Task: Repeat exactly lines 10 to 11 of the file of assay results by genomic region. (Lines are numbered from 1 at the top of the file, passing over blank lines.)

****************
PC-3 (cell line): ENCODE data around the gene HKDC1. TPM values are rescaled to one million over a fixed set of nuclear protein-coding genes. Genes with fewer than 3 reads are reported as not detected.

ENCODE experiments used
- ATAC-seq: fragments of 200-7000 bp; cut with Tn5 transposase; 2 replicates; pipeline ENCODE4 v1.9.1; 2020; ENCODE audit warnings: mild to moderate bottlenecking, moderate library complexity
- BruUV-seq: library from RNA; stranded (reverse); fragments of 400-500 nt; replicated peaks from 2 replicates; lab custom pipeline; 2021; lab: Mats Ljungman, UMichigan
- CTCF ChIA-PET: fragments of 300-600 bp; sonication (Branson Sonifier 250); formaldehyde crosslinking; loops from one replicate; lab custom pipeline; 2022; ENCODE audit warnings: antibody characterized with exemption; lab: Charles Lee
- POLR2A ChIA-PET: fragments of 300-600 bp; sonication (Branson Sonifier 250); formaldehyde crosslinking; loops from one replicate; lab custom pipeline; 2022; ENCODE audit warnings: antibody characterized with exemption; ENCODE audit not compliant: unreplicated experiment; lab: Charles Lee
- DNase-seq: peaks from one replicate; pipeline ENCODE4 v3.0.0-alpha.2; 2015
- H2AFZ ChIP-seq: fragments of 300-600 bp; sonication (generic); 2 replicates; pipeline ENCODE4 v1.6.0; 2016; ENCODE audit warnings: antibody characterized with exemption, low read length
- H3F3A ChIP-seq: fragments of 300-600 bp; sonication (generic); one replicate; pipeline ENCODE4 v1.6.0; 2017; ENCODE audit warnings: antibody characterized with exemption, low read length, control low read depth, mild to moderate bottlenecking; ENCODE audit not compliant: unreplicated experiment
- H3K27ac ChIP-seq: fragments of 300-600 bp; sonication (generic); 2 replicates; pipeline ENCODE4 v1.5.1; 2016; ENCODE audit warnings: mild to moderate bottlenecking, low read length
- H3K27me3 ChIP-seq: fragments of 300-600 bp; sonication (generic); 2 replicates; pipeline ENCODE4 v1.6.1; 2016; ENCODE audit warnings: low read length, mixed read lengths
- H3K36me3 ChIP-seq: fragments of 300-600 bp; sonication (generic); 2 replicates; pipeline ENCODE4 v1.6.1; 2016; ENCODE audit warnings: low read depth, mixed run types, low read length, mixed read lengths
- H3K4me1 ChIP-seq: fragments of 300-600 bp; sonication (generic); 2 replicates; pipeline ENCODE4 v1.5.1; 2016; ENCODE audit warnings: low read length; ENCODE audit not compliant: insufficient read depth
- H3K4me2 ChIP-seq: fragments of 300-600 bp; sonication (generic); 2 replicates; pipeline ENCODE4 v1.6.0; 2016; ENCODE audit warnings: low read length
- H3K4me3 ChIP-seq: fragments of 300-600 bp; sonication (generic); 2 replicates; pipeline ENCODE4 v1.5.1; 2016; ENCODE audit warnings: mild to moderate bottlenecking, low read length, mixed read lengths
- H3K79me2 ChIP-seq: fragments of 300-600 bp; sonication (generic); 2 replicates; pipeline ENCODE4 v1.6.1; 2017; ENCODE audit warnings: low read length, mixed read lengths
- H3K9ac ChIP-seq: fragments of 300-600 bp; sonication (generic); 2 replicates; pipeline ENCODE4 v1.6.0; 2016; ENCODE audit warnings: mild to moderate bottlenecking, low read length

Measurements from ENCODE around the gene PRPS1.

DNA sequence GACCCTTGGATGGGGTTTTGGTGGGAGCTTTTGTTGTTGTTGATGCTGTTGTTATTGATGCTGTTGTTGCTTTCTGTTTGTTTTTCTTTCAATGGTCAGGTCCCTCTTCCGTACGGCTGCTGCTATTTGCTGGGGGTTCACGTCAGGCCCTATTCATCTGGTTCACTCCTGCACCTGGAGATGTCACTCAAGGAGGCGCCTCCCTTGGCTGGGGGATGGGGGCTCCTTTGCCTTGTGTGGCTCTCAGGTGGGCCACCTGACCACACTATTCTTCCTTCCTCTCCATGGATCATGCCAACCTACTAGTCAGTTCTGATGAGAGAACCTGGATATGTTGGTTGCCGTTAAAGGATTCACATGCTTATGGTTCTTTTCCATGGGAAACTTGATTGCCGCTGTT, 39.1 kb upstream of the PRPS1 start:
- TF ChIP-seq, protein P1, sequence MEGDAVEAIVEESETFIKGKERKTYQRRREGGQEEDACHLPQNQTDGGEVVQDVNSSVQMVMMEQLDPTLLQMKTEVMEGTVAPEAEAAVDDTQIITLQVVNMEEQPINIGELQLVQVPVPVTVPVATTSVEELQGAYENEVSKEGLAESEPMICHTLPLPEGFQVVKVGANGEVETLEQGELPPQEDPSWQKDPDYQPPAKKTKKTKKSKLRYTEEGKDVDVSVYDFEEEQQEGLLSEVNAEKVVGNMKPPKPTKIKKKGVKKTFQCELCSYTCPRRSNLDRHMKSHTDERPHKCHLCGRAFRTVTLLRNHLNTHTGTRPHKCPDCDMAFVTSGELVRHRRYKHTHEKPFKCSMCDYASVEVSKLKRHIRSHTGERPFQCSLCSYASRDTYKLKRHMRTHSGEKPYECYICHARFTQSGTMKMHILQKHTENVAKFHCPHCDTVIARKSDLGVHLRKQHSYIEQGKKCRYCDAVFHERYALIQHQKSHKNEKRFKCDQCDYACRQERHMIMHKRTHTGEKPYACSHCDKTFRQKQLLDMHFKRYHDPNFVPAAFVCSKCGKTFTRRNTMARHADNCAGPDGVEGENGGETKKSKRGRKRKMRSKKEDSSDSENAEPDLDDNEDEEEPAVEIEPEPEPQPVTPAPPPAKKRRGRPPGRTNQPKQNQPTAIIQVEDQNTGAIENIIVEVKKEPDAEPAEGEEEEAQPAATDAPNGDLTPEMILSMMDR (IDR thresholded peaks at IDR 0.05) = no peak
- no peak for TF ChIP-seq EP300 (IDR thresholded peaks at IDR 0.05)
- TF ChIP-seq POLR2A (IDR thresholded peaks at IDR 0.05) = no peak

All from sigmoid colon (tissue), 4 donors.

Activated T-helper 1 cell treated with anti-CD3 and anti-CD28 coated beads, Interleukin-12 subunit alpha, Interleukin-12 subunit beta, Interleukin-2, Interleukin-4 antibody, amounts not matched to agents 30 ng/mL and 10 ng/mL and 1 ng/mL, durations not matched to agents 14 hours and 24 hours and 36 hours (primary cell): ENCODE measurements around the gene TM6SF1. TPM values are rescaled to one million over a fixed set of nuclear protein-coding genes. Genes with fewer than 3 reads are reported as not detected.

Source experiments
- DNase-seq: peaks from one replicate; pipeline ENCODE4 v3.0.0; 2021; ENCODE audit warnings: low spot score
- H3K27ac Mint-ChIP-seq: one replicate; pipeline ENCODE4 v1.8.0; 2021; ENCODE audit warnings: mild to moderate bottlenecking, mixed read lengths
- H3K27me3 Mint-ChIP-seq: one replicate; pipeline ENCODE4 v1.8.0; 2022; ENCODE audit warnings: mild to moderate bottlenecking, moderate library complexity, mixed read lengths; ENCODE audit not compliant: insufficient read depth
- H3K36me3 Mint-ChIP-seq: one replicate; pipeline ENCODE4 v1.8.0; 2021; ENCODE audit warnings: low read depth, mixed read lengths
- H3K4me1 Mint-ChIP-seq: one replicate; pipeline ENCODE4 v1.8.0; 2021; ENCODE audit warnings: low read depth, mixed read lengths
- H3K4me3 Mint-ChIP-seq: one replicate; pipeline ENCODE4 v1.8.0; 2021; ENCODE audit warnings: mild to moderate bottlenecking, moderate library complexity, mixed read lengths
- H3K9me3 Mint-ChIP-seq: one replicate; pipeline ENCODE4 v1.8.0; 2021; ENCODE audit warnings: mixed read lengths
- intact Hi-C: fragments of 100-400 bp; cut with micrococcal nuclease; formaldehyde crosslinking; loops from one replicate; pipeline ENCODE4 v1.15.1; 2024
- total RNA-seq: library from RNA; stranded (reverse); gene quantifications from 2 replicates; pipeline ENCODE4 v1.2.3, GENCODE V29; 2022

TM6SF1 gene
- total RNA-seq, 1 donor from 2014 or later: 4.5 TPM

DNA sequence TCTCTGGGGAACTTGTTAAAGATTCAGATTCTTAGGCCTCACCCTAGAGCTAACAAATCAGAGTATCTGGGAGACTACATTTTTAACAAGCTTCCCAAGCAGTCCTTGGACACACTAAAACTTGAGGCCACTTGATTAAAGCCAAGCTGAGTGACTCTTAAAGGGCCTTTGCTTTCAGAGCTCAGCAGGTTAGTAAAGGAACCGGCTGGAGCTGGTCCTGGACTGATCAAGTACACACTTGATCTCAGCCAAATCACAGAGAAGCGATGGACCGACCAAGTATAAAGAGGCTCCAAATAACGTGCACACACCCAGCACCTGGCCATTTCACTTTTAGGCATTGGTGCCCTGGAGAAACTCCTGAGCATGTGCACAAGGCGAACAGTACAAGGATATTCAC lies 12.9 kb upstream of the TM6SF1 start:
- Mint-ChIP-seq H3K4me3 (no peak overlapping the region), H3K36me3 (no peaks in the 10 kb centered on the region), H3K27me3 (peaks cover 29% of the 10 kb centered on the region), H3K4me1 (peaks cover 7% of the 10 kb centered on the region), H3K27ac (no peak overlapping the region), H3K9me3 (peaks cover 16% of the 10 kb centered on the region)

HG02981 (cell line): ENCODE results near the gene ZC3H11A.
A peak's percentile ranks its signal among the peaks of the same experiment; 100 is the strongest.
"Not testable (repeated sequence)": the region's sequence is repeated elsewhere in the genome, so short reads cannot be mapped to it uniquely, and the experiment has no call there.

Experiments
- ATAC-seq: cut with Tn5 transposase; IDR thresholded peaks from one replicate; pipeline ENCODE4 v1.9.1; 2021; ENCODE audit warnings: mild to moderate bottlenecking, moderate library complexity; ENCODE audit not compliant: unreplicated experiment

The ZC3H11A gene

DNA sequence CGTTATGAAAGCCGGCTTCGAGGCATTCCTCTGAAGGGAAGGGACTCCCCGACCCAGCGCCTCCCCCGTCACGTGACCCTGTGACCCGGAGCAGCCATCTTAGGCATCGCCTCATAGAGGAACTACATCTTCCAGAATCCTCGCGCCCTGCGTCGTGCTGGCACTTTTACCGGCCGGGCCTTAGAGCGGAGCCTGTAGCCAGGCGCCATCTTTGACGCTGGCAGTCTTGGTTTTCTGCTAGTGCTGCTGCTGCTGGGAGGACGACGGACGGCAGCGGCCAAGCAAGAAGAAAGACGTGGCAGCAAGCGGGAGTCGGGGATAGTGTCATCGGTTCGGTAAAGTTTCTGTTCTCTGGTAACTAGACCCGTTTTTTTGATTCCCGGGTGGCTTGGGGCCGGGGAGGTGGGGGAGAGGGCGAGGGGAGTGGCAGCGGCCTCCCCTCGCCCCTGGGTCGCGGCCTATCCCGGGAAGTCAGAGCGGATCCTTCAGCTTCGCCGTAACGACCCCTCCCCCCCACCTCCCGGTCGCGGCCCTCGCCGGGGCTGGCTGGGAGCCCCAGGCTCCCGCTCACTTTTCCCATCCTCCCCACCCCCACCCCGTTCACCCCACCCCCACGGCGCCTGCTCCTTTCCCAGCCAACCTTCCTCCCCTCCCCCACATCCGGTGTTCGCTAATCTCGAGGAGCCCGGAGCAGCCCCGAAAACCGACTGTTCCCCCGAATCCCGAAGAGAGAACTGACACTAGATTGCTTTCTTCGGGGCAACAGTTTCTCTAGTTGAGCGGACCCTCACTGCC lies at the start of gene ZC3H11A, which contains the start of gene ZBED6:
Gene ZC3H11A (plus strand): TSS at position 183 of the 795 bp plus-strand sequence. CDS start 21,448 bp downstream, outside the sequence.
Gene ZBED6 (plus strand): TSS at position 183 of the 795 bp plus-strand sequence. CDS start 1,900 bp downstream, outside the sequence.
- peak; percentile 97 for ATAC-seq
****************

- H3K27ac ChIP-seq: fragments of 300-600 bp; sonication (generic); 2 replicates; pipeline ENCODE4 v1.5.1; 2016; ENCODE audit warnings: mild to moderate bottlenecking, low read length
- H3K27me3 ChIP-seq: fragments of 300-600 bp; sonication (generic); 2 replicates; pipeline ENCODE4 v1.6.1; 2016; ENCODE audit warnings: low read length, mixed read lengths